Bekka-chan's comment on how hard she was hit by the movie "The Boy in the Striped Pajamas" made me think of my beliefs of human free will. Most go to one polar extreme or the other [surprise, surprise!], either declaring that we have no free will and are simply biochemical robots or that we can choose whatever we like and are fully accountable for everything we do. This tendency to think in extremes has caused much grief in human history and, I think, helped to lead Hegel into his thesis, antithesis, synthesis view of history.

The fact remains that people do horrible, even unthinkable things, if they feel peer and superior pressure to do so. Yesterday, the L A Times reported that a French “reality show” was actually a psychology experiment repeated on national television. Participants were told to more and more severely electrically shock a man [actually an actor] until he died. Sounds impossible? Sadly, in both the original American experiment and in the television program, most participants did what they were told to do and willingly committed murder. In fairness, in the experiment, and I assume in the program, the participants were not told to actually kill the individual they were shocking, but they did hear him pleading for mercy and showing signs of major damage from their actions. Clearly, they should have seen that the man was near death and stopped--but they didn’t.

Much of the basis for Original Sin lies in the assumption that Adam and Eve had free will and abused it to decide to defy God’s will. The Greeks certainly believed in moira, or fate. The website,, refers to the Fates in this entry:

The ancient Greeks believed in Fate. They said there were three sisters of fate, the Moirae, tripple [sic.] Moon-goddesses robed in white, whom Erebus begat on Night. They were not the children of Zeus, but parthenogenous [sic.] daughters of the Great Goddess of Necessity, against whom not even the gods contend.

Yet the Greeks, for all their fear of Clotho, Lachesis, and Atropos, believed in free will. It was not that you could decide your course and control your fate entirely, but you could control how you faced your fate. The hero, the great man so important to Greek thinking, earned respect by struggling nobly against the impositions of the gods. He might not be able to change his fate, but he could refuse to meekly submit.

This places the belief in free will at the very foundations of our culture, both Greek and Judeo-Christian.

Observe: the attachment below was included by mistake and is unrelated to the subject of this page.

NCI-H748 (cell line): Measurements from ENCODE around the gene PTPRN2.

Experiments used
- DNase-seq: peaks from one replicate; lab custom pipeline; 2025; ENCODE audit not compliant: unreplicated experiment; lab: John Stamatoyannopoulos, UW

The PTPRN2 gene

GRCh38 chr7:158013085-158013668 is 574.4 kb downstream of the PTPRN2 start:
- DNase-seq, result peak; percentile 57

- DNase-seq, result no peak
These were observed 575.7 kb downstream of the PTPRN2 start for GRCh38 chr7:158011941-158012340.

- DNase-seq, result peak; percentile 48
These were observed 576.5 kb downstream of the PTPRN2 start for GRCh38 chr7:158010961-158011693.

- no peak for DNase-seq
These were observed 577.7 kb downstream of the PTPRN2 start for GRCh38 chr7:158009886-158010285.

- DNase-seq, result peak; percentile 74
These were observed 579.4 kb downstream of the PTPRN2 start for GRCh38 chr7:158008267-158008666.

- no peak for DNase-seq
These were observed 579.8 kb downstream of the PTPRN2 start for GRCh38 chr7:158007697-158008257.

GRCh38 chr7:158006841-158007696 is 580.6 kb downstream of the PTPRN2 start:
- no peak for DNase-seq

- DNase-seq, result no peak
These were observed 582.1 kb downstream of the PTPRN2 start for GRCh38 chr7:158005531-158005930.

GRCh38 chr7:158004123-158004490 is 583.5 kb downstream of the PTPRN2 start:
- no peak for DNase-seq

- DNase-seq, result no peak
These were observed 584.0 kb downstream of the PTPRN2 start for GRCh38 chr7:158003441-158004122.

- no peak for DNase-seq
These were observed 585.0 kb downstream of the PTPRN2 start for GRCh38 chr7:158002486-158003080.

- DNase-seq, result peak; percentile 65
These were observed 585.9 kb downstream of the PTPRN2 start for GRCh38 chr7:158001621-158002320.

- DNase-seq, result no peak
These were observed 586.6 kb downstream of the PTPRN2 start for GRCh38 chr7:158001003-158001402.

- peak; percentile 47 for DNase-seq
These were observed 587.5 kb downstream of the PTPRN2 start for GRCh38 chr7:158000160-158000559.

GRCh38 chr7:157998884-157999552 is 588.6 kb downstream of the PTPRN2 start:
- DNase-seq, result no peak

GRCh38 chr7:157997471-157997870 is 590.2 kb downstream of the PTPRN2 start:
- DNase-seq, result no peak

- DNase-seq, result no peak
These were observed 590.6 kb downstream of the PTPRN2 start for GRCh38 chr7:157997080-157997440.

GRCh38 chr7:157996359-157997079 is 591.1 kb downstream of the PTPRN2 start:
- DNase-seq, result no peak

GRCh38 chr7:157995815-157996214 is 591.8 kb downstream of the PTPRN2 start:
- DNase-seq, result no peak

My own beliefs have developed over my life. when young I insisted on a more Judeo-Christian interpretation than Greek. Now I find myself much more in agreement with the latter. the evidence had=s compelled me [fate?] to acknowledge that we are biochemical robots, that we are another form of ape. Yet, I insist that we are apes plus, biochemical robots plus. Plus what? Plus free will. Call it intelligence, call it options, call it defiance of the gods.

Much of literature takes time to condemn man as a herd animal, as a member of the flock. But man is not a sheep, not cattle. We are apes. We are members of a troop. As social animals we feel not merely pressure, but biological and psychological needs to fit in. This is not limited to our experiences in high school [I was a loner--that’s a sort of group which, then again, isn’t a me to take the odd path. Must be my fate].

Still, how is it that some members of our troop gain authority to be the deciders for the rest of us? The answer is complicated, but well known to us all. We know who the leaders are, we help to publicly decide them in elections. But even the chosen have followers and deriders. This means that we also decide personally and privately who to trust and who to deride. There are those who choose to trust Fox News as their provider of facts and even as their leader in thought. As for me, I don't fully trust any source, but I refer to Fox as the Fox Propaganda Channel. And I’m not joking.

The problem with choosing someone or some group to lead us is that this means we have surrendered a portion of our free will, and remember that I find free will very restricted to begin with. That is not to say that doing so is a mistake. We operate on auto pilot for most of our lives because this is necessary. Imaging using free will for every single decision. The alarm goes off, do we choose to turn it off or to let it ring? Having decided to turn it off, we much decide which are to use to reach over to hit the sleep button...uh oh, should we turn it off or hit the sleep button? By the time we decide all of our choices, we will probably be too weak from starvation to get out of bed, which, of course, nearly eliminates free will.